Color(ed) Theory

By Kara Coleman


This photo essay shows the work of an amazing artist, Amanda Williams who raises cultural awareness and inspires many through her work. In this specific projected, "The Color(ed) Series", Williams used a color pallet called "cultural signifiers" to repurpose houses with the designated colors. These colors show the unique experience of growing up Black on the south side of Chicago and colors that are associated with the experience. Originally there were eight houses, one for each color: Ultrasheen (turquoise), Pink Oil Moisturizer (pink), Harold's chicken (red), Crown Royal (purple), Currency Exchange (yellow) & Newport 100's (blue). Eight abandoned house scattered across Englewood were each assigned one of the eight colors and covered completely in the color. In Englewood, homeowners are being displaced and their houses torn down by the city to make way for the Northfolk Southern Railway. These brightly colored houses standing alone next to empty plots of land make a very bold statement. The attention that these houses (from people in the community and outside of it) receive raises awareness and questions about this serious situation. 


Williams thought process for the project: "What if I create a 'Black space', like a mental space? So if I talk to ten other Black people that were my age, had the same experience and came from the similar walks of life, what things could I name where they would [say] "oh yeah" and know exactly what color I was talking about."  

Ultrasheen Hair Oil

Ultrasheen Hair Oil

Crown Royal Purple

Crown Royal Purple

Pink Oil Moisturizer

Pink Oil Moisturizer




"I wanted to apply the colors at another scale and see what the reaction would be. It was extremely conceptual and experimental [and] for me to see like as a painter and a architect, what happens when the two get smashed together. I didn't expect the onslaught of attention. I finished the project with the 8 colors, so the project has ended and now I'm thinking about the next stage." -Amanda Williams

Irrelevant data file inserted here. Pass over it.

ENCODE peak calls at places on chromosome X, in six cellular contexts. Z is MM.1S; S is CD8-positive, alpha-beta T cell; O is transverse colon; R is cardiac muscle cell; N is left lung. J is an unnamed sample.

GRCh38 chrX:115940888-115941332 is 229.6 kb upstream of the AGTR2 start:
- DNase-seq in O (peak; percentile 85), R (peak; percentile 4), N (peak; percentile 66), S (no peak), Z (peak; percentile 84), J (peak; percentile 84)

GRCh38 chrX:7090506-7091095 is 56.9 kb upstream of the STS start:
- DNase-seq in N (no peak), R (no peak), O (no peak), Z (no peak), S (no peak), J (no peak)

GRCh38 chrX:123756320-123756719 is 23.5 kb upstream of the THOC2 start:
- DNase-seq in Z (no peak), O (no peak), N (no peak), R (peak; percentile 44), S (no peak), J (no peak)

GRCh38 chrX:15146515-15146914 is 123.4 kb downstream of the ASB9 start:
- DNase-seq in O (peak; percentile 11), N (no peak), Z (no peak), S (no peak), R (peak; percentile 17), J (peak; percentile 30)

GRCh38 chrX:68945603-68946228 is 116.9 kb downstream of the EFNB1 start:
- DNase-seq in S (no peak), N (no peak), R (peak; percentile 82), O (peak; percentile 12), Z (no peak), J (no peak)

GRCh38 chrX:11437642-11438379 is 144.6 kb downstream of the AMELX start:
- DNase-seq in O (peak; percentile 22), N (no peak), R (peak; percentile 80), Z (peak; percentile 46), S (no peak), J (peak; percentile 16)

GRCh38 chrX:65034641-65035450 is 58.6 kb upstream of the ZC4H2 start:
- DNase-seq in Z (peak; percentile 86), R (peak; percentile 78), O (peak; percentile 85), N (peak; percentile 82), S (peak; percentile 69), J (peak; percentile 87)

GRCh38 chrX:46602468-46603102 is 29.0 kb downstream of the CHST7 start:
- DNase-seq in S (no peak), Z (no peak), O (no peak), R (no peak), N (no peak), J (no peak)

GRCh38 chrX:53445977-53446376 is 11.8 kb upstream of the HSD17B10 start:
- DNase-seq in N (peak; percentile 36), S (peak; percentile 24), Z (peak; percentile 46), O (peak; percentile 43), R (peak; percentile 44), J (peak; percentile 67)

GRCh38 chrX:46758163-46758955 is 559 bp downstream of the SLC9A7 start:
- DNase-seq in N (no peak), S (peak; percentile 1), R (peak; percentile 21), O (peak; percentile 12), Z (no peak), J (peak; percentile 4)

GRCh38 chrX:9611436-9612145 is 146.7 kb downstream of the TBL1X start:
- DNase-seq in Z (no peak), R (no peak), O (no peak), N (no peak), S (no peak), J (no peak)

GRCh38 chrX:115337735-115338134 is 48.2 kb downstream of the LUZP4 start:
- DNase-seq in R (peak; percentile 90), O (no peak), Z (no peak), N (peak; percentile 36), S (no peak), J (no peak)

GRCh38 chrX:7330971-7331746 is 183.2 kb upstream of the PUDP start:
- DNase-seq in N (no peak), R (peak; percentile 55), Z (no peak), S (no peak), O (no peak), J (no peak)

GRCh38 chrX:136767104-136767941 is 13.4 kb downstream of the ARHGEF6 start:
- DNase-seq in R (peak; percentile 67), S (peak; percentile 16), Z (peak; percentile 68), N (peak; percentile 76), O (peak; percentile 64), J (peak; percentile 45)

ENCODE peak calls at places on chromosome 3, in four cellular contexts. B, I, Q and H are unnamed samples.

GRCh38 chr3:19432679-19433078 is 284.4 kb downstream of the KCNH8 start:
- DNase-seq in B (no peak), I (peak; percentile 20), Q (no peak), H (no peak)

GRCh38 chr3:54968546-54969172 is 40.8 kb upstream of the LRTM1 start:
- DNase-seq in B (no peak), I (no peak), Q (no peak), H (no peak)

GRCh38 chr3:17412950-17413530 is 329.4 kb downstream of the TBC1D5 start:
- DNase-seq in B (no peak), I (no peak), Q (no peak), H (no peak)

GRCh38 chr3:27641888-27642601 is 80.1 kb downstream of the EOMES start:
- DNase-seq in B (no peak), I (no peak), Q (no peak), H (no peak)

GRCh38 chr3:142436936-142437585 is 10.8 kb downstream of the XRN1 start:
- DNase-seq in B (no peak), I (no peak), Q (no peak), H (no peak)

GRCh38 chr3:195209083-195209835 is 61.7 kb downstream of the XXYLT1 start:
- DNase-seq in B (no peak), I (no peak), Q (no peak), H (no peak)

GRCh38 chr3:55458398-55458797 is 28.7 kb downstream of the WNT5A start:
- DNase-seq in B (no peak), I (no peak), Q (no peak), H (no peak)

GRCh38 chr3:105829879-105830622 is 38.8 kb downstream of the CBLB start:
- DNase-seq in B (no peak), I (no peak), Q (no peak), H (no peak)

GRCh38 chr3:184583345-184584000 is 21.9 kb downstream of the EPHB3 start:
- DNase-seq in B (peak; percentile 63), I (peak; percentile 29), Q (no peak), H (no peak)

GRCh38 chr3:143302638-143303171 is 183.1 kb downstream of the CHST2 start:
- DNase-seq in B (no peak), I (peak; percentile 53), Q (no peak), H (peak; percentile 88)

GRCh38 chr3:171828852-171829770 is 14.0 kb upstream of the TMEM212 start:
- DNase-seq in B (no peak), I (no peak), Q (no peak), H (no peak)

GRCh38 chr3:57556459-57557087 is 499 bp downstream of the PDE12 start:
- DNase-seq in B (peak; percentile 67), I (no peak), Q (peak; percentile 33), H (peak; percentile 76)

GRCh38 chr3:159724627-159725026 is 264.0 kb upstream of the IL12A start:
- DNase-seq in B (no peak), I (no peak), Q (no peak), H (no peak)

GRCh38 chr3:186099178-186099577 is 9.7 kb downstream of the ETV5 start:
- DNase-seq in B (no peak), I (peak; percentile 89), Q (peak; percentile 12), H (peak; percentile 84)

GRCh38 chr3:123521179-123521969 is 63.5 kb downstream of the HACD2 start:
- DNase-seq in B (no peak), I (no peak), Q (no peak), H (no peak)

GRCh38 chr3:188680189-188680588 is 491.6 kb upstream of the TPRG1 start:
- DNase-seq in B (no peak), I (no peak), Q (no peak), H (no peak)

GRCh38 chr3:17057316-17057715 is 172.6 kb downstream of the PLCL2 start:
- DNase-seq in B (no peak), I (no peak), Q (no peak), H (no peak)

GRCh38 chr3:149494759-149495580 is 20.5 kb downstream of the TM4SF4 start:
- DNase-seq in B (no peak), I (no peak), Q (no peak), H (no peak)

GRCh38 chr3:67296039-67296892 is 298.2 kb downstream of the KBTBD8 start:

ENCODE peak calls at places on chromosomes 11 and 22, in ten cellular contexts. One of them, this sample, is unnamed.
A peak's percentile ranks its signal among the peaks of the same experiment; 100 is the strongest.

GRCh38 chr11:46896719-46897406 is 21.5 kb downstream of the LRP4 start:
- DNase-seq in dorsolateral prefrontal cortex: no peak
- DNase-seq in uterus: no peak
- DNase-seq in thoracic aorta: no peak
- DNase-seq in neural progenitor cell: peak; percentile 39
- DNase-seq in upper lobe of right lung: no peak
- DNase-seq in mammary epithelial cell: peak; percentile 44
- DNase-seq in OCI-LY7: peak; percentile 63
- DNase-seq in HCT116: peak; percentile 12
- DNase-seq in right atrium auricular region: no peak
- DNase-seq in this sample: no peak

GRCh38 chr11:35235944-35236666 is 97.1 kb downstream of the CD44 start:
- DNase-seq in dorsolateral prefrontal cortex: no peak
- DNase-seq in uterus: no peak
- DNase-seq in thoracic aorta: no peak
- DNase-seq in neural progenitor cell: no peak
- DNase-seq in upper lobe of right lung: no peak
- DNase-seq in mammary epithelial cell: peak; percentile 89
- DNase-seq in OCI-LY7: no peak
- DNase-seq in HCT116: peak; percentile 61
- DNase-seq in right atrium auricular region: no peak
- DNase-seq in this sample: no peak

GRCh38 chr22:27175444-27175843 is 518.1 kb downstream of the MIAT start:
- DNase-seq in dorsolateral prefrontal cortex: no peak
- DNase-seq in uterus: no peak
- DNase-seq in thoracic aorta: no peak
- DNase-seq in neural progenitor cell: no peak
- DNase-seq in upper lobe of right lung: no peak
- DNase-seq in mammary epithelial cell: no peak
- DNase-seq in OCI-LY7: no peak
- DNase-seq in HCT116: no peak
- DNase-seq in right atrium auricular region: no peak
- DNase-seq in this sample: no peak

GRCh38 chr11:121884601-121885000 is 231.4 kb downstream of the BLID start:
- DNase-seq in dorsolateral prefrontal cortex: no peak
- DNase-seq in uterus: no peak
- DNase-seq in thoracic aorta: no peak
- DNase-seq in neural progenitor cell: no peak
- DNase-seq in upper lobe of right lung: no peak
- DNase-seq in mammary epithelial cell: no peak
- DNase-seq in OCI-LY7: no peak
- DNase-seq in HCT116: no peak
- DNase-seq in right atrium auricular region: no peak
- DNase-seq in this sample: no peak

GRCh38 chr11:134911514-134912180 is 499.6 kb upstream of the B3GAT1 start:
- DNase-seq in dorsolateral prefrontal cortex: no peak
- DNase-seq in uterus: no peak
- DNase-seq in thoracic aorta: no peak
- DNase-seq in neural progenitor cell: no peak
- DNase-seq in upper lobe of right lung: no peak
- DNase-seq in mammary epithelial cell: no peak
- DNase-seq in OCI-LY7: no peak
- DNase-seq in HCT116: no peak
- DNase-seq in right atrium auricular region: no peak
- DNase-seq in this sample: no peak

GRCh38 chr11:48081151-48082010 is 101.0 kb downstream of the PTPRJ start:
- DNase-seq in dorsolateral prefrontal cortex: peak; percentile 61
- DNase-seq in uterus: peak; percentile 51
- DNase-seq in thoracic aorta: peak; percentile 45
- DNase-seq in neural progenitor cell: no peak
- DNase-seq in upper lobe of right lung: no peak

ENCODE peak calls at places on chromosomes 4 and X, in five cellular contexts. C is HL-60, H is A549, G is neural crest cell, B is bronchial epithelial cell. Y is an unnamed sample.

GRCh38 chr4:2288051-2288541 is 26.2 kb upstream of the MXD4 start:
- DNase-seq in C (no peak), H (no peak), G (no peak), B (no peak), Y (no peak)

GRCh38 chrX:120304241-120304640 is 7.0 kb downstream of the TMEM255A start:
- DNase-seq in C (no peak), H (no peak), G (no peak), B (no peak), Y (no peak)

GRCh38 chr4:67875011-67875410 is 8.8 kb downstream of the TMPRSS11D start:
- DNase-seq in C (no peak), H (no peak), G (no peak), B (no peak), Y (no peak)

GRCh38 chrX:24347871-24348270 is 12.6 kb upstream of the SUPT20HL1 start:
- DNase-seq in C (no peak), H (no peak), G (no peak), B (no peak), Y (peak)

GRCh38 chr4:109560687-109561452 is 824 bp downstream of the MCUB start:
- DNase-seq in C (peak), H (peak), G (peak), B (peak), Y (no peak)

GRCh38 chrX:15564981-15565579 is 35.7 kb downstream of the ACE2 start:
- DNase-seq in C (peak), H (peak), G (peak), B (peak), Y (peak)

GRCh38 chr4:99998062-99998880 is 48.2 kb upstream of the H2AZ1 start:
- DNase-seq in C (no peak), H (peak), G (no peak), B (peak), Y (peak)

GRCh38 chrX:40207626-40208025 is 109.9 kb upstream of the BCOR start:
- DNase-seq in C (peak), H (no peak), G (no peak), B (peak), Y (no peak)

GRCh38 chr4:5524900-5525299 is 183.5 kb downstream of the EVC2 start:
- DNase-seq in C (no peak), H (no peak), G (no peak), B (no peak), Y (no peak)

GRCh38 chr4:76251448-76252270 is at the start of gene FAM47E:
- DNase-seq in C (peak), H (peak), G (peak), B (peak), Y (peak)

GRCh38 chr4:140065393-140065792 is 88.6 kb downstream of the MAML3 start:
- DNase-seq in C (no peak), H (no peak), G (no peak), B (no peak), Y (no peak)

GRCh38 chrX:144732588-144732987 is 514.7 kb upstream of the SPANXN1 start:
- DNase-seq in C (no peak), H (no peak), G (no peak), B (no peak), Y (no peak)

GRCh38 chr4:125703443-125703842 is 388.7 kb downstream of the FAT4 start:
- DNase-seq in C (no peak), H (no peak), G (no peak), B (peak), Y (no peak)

"Five of the eight houses are still standing. And then you never know when they are going to go away, so I always get nervous when I drive past them, hoping they won't be gone. The way I found them was through the city data portal. The average people don't know that they have access to the information in the data portal and what is happening in these neighborhoods." -Amanda Williams


"Another thing that always stands out to me are the trees. I never really thought about trees and what this area was before it was a city, before it was populated. It makes you wonder what it will be like after." -Amanda Williamas

"We can be concerned on a microlevel but that doesn't necessarily translate to the bigger issue. There was also the question: would this make you so angry to see this that you'd want to exercise your rights or make you so happy to see this that you'd want to start painting or find out who I am?"-Amanda Williams


"Lots of people in the area know about it and lots of people who aren't from the area know about it and are excited. But in this kind of 'art world' these become kind of like Amanda's art practice, so to a whole community of people there are no different from me painting on a canvas because they have no real investment in this neighborhood. They don't care to know who lives in the house." -Amanda Williams



For almost a year i was keeping this a secret because i was very sensitive that someone from the neighborhood wouldn't want people running around my neighborhood like it is Disney World. So that wasn't the reaction they had, a lot of the people from the neighborhood liked that people came and engaged in dialogue and conversation and people asking them how they feel." -Amanda Williams


"I don't want make it sound to big but if it weren't for this project, a lot of those people wouldn't have an opportunity to share their opinion on this situation." -Amanda Williams